Jimmie Payne, a former Mr. America and a longtime contemporary and friend of Jack LaLanne’s who also operated gyms and designed equipment, died Friday. He was 85.

Payne had been on regular dialysis after he suffered renal failure about five years ago, and he was undergoing dialysis treatment when his heart failed on Friday, according to the Santa Rosa (CA) Press Democrat. He was still doing light workouts two or three times a week at Healdsburg (CA) Community Health and Fitness, the gym and racquetball facility he once owned, until an infection hospitalized him for several days three weeks ago, the newspaper reported.

“Jack loved Jimmie like a father and son,” Elaine LaLanne, Jack’s widow, told Club Industry today. “They were very, very close. Jimmie spoke at Jack’s memorial. He was such a sweetheart. There was not a bad bone in Jimmie’s body. Jack was so proud of him.”

Payne met LaLanne, 12 years his senior, as a kid in northern California, and LaLanne served as his inspiration. The two put on bodybuilding and hand-balancing shows together at fairs, high schools, churches—even at prisons. Payne used to tell the story that in one of the hand-balancing acts that they did, they missed a trick, but nobody in the audience left. The reason? They were in San Quentin, the state prison in California.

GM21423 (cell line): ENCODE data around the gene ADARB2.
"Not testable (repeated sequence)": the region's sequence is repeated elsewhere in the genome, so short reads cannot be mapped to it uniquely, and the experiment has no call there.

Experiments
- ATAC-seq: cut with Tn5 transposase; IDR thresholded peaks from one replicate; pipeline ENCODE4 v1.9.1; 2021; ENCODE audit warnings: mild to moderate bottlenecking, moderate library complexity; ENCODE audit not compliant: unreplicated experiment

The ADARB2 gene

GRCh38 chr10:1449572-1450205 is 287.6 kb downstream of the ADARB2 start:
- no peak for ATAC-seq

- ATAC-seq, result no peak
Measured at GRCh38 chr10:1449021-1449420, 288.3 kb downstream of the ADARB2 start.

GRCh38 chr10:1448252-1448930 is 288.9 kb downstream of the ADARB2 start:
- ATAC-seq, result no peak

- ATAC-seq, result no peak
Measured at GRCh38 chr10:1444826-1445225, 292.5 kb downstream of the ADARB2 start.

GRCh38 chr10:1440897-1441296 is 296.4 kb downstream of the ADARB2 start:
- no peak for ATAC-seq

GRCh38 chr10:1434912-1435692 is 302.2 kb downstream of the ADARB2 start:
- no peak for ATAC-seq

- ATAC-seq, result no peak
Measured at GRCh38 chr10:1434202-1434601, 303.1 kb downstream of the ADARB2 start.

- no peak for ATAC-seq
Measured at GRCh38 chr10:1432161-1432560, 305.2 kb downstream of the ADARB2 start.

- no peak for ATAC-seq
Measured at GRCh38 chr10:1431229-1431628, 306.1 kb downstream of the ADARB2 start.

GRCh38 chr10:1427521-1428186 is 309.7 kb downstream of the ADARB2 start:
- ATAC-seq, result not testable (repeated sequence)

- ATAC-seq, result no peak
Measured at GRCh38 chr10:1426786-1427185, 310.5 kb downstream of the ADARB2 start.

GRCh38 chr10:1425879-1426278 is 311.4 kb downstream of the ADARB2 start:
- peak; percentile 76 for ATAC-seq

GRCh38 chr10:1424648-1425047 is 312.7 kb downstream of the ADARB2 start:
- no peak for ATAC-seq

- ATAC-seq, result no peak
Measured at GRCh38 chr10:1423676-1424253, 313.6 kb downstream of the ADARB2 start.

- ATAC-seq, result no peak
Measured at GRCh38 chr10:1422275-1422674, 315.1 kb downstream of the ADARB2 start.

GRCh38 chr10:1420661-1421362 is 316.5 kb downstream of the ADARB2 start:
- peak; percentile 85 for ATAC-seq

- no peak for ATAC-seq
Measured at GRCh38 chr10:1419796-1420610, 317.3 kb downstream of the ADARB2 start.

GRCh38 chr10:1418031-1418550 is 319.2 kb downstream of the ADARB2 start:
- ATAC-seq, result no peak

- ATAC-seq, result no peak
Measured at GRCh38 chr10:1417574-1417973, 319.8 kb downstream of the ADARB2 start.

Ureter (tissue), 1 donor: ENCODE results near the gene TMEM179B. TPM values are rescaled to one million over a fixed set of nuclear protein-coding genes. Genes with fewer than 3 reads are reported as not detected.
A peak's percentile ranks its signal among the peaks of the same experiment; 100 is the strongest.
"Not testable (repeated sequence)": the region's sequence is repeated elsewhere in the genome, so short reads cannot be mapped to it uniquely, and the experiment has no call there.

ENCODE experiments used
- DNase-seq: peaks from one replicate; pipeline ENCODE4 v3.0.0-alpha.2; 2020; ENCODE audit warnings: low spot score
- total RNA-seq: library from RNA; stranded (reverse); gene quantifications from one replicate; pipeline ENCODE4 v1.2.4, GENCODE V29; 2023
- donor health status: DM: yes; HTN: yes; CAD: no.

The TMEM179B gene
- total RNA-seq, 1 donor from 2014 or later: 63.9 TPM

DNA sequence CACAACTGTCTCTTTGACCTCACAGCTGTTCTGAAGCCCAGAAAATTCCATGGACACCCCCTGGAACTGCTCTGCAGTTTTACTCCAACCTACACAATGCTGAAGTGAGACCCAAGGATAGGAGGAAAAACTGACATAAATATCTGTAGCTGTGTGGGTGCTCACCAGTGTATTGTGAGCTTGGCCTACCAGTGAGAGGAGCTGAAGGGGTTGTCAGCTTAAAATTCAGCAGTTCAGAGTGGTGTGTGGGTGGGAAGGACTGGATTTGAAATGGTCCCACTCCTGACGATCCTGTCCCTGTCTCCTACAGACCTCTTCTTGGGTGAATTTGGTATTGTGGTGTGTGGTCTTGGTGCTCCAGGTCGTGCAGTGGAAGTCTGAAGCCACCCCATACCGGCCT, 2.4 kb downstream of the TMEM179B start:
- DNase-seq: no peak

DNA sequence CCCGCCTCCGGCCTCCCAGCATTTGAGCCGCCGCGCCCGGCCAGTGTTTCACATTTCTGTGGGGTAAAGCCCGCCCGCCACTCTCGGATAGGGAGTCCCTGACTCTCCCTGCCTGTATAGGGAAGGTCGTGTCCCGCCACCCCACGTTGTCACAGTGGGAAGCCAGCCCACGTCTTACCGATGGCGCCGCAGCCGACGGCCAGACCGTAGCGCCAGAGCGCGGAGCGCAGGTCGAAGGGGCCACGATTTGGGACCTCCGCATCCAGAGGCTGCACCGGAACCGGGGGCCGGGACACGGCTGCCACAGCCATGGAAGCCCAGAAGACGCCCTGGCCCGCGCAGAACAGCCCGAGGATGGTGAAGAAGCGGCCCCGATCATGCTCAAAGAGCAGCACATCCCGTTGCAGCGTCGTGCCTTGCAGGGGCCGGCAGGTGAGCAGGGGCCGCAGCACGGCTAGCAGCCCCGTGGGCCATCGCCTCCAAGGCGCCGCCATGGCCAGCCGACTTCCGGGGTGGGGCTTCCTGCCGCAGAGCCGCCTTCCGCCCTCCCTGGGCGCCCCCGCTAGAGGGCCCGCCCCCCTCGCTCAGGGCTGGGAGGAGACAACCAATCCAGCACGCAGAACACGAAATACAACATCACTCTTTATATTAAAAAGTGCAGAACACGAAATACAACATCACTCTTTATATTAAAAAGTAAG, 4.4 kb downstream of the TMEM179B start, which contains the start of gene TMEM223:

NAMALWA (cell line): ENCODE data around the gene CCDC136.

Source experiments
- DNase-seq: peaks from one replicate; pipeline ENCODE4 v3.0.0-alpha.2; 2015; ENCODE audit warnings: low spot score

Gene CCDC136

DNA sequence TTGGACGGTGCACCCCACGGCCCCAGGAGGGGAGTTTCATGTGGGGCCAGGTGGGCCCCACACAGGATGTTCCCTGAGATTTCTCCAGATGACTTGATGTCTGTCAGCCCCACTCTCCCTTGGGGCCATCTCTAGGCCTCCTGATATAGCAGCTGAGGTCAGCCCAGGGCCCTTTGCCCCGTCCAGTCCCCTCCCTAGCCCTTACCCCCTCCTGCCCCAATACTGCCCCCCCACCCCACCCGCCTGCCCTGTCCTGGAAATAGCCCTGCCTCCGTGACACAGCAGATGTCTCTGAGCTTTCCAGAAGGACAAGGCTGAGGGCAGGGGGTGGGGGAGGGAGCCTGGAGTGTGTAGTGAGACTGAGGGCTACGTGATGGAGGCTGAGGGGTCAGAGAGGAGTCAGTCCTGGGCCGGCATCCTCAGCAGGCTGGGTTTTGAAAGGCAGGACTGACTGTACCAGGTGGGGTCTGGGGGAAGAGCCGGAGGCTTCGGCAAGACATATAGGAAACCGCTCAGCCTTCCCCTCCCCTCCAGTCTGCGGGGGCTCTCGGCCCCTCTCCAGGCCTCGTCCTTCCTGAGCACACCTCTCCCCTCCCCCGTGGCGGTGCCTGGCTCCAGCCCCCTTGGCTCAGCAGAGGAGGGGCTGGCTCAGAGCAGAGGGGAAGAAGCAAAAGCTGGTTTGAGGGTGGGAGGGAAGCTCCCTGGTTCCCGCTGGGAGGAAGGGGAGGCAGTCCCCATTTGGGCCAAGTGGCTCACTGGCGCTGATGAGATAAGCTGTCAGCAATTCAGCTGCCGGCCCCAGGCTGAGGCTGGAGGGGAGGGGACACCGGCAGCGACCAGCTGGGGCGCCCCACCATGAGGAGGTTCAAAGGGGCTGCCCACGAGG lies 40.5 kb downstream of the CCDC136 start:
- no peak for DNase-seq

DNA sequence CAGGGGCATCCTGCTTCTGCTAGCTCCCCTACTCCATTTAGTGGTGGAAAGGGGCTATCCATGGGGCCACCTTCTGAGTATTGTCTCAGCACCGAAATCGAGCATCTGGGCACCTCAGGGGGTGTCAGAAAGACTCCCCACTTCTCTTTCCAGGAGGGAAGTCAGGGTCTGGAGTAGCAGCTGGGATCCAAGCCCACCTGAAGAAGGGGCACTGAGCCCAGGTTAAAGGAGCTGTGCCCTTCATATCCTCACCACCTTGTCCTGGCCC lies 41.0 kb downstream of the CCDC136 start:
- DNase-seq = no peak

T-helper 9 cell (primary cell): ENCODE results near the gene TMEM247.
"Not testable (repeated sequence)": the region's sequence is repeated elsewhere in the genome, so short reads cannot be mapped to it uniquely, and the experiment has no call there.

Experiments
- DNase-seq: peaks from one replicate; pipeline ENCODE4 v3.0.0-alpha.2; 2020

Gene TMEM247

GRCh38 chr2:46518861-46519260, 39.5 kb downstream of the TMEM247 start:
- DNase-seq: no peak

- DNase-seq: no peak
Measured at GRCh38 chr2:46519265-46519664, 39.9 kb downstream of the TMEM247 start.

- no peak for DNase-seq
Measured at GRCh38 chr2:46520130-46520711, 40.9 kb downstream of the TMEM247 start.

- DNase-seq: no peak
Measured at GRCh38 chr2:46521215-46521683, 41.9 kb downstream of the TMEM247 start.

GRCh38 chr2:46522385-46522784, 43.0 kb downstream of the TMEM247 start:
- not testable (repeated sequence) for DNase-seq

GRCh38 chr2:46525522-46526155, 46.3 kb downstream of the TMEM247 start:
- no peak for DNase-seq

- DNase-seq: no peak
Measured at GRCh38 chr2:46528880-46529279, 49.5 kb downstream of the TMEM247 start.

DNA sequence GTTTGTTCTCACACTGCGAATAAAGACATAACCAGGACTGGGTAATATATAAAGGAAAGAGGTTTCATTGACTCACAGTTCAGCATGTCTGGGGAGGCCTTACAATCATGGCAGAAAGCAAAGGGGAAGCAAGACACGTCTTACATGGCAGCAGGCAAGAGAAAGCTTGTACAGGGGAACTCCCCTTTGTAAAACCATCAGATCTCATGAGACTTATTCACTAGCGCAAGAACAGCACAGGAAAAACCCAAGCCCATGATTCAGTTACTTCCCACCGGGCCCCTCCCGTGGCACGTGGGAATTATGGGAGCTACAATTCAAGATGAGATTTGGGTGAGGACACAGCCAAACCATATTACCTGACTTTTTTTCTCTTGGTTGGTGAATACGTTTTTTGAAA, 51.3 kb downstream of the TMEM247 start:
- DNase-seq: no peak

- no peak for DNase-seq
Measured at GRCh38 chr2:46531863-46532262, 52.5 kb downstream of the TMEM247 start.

“He was kind of my idol,” Payne said of LaLanne in a 2009 interview with Club Industry. “Jack was amazing. He had one of the great beach bodies of anybody. He had a body you stopped to look at.”

Payne, at 5-foot-6 and 150 pounds in his prime, was named Mr. America in 1950 by the International Federation of Body Builders. Payne also won four world wristwrestling championships, which were nationally televised, the Press Democrat reported. Like LaLanne, Payne hosted an exercise TV show. Payne’s show, “Junior Mr. & Miss America Club,” featured his two older children and aired in the Bay Area every Saturday in the late 1950s, according to the report.

Payne’s death comes a little more than a year after LaLanne passed away at the age of 96 and a few months after the fitness industry lost another icon, Bob Delmonteque, who died last November at the age of 85.

A celebration of Payne’s life will be held at 1 p.m. on March 11 at the Friedman Center in Santa Rosa, CA, the newspaper reported. Payne’s family suggested that in lieu of flowers or donations, mourners “buy a gym membership and use it,” according to the report.